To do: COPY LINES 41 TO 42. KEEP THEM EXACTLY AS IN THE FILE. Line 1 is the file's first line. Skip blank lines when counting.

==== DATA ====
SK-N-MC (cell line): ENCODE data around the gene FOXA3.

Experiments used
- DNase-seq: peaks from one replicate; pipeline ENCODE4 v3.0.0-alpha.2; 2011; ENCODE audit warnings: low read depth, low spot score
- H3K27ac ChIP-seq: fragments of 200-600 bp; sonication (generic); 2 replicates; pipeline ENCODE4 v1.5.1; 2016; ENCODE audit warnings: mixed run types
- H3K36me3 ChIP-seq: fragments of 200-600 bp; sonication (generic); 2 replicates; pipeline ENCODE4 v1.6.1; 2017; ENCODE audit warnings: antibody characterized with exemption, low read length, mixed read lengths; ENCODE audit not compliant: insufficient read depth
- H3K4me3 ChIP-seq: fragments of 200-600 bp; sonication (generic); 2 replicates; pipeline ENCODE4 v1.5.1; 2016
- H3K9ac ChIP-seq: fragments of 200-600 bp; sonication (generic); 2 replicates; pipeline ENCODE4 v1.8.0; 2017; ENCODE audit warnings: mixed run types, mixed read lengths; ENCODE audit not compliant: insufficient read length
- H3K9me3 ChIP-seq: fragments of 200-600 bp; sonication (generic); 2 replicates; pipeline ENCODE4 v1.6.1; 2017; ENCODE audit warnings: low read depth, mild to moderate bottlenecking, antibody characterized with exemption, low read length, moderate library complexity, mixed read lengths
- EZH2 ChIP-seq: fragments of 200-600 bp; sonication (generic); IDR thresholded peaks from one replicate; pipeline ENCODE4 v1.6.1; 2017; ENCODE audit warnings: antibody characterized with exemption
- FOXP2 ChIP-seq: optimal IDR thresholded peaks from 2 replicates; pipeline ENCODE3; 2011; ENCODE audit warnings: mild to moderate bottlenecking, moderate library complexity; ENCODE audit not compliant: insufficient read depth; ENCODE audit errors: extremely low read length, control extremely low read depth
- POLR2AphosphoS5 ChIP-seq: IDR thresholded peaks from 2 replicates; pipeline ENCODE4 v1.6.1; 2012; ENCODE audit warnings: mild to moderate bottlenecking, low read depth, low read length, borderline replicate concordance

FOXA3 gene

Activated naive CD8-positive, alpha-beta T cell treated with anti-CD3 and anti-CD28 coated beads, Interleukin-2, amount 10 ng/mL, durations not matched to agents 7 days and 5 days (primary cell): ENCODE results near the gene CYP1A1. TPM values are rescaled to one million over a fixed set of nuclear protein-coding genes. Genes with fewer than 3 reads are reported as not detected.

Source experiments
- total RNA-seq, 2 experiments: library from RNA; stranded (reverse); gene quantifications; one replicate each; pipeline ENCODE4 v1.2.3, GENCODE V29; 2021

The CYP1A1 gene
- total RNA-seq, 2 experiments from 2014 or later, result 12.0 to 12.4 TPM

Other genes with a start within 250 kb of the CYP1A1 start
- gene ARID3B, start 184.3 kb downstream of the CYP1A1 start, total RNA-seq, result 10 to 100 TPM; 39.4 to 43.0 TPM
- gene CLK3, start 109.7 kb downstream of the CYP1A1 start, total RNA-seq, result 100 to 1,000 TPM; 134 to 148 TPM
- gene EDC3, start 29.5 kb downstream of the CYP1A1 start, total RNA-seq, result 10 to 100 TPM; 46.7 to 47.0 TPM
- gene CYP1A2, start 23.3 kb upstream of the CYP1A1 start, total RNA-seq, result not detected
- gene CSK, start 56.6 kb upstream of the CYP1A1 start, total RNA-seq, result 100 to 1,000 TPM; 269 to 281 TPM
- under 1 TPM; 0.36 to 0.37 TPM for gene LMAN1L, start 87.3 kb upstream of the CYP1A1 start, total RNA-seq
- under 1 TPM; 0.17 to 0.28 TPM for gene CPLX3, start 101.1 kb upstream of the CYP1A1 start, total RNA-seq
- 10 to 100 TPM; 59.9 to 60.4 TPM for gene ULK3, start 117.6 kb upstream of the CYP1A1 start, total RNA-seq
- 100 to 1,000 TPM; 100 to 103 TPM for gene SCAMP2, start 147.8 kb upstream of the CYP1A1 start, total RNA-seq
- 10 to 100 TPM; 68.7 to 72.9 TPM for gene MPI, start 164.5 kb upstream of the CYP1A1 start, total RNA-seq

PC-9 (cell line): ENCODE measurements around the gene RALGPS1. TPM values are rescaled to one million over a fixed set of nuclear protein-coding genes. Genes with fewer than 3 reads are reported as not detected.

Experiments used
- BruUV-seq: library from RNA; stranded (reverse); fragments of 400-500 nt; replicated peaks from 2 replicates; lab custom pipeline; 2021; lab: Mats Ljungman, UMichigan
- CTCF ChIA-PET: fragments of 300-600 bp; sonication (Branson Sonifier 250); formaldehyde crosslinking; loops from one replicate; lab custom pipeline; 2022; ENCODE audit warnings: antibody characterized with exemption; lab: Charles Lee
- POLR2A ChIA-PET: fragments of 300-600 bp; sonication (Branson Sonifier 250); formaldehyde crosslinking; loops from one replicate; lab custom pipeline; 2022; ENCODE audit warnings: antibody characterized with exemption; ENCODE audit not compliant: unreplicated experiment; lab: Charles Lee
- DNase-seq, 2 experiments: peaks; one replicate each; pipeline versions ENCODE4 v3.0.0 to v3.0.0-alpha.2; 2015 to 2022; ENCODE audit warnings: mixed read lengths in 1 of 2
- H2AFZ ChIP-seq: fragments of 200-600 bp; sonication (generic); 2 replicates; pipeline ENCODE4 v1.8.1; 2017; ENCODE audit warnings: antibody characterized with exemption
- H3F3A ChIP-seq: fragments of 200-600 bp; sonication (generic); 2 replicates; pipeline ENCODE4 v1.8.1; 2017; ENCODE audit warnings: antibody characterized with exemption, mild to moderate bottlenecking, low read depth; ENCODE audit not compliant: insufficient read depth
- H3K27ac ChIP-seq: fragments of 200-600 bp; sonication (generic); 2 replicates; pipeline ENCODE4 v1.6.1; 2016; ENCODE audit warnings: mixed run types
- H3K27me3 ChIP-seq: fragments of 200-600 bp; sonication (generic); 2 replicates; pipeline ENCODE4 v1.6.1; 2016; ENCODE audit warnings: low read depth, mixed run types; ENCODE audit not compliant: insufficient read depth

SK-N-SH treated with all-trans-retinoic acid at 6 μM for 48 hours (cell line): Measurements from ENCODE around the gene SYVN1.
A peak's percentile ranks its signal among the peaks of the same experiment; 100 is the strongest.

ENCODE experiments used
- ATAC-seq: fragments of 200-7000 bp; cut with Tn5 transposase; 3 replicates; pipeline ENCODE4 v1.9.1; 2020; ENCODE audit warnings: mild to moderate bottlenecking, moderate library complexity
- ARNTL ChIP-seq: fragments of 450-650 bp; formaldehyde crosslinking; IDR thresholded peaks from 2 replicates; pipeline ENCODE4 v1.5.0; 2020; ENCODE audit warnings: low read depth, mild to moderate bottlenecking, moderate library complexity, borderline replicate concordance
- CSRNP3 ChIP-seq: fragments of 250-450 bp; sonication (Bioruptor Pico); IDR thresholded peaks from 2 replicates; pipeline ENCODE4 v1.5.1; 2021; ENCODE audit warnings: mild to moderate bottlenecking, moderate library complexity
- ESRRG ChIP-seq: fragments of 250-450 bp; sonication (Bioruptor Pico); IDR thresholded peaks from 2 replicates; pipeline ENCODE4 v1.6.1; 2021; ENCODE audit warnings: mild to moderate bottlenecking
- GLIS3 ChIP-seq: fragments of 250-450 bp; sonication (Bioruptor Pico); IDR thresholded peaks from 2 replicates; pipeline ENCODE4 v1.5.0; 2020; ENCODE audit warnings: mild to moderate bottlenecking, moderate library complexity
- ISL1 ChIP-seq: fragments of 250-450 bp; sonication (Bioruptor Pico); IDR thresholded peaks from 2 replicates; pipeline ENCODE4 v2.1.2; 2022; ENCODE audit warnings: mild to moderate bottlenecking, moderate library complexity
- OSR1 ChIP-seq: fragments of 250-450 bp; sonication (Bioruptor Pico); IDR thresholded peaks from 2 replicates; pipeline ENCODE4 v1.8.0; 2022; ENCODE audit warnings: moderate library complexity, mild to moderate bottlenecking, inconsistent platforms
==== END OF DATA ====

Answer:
ENCODE experiments used
- ATAC-seq: fragments of 200-7000 bp; cut with Tn5 transposase; 3 replicates; pipeline ENCODE4 v1.9.1; 2020; ENCODE audit warnings: mild to moderate bottlenecking, moderate library complexity